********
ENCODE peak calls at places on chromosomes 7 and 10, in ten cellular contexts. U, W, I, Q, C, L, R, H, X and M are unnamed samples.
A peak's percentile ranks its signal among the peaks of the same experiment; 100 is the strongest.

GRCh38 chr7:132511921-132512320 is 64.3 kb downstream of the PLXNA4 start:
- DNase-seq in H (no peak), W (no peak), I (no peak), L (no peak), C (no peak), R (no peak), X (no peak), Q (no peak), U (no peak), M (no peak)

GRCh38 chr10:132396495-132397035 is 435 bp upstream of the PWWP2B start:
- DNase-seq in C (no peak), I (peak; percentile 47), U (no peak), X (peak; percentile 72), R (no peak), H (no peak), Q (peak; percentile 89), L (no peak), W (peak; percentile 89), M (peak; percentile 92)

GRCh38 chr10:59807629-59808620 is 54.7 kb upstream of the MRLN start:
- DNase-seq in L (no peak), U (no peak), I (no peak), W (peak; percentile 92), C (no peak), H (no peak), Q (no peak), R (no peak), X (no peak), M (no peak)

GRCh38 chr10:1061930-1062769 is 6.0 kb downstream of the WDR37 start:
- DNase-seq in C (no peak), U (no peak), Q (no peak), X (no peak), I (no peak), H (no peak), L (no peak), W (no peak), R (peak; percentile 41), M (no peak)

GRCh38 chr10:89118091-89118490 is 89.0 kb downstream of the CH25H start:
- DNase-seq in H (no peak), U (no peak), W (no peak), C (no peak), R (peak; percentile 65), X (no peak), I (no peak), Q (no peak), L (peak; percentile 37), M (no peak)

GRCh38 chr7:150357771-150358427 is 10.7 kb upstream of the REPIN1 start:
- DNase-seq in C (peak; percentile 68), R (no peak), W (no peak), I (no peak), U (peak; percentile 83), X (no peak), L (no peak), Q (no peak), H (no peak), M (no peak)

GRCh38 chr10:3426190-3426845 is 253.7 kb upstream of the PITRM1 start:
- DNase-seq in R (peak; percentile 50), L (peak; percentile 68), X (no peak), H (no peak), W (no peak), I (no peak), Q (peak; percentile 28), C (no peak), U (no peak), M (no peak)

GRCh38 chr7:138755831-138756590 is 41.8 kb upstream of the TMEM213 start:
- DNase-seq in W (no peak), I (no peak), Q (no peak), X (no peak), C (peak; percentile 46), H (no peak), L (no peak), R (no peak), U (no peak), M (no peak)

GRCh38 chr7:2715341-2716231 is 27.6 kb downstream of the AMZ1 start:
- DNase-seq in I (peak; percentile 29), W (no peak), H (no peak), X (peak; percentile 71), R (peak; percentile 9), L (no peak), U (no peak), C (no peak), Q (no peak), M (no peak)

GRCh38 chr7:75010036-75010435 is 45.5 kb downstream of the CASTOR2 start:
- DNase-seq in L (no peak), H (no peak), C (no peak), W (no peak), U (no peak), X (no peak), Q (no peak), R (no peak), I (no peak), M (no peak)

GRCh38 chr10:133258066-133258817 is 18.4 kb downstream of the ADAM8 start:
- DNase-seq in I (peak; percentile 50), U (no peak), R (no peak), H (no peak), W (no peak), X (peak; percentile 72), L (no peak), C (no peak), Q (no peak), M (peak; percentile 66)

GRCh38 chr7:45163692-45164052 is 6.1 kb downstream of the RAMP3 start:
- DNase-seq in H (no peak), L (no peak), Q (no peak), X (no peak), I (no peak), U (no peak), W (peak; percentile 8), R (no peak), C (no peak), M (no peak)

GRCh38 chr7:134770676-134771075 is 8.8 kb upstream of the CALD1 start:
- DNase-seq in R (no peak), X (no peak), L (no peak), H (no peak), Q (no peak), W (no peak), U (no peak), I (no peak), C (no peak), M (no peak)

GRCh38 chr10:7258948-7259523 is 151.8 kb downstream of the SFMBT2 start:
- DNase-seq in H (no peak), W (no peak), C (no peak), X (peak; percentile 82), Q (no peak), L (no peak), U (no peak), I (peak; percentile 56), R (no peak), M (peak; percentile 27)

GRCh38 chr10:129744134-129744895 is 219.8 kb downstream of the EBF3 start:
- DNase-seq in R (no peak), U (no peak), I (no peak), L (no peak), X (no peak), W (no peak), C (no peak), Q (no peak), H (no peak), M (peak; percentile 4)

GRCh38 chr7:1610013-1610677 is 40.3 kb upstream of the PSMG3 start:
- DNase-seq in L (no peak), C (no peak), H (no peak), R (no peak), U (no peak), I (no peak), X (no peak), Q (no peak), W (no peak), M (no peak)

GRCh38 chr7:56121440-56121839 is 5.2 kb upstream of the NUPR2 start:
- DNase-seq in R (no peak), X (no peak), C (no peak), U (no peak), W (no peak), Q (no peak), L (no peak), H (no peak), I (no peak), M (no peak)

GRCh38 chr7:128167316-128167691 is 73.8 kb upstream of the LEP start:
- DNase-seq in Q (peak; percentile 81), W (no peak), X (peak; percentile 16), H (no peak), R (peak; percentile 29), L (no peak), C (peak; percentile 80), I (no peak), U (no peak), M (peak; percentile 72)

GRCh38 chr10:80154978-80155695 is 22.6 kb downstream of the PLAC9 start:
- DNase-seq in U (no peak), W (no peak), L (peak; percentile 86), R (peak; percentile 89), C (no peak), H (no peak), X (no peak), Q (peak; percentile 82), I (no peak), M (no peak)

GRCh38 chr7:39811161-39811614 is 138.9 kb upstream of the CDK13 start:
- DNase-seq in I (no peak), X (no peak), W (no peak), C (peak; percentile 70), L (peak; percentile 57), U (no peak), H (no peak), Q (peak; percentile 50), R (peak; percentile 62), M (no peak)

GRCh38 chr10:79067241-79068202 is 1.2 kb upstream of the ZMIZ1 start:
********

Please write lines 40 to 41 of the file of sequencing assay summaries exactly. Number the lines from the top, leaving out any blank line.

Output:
- DNase-seq in U (no peak), W (no peak), L (peak; percentile 86), R (peak; percentile 89), C (no peak), H (no peak), X (no peak), Q (peak; percentile 82), I (no peak), M (no peak)

GRCh38 chr7:39811161-39811614 is 138.9 kb upstream of the CDK13 start: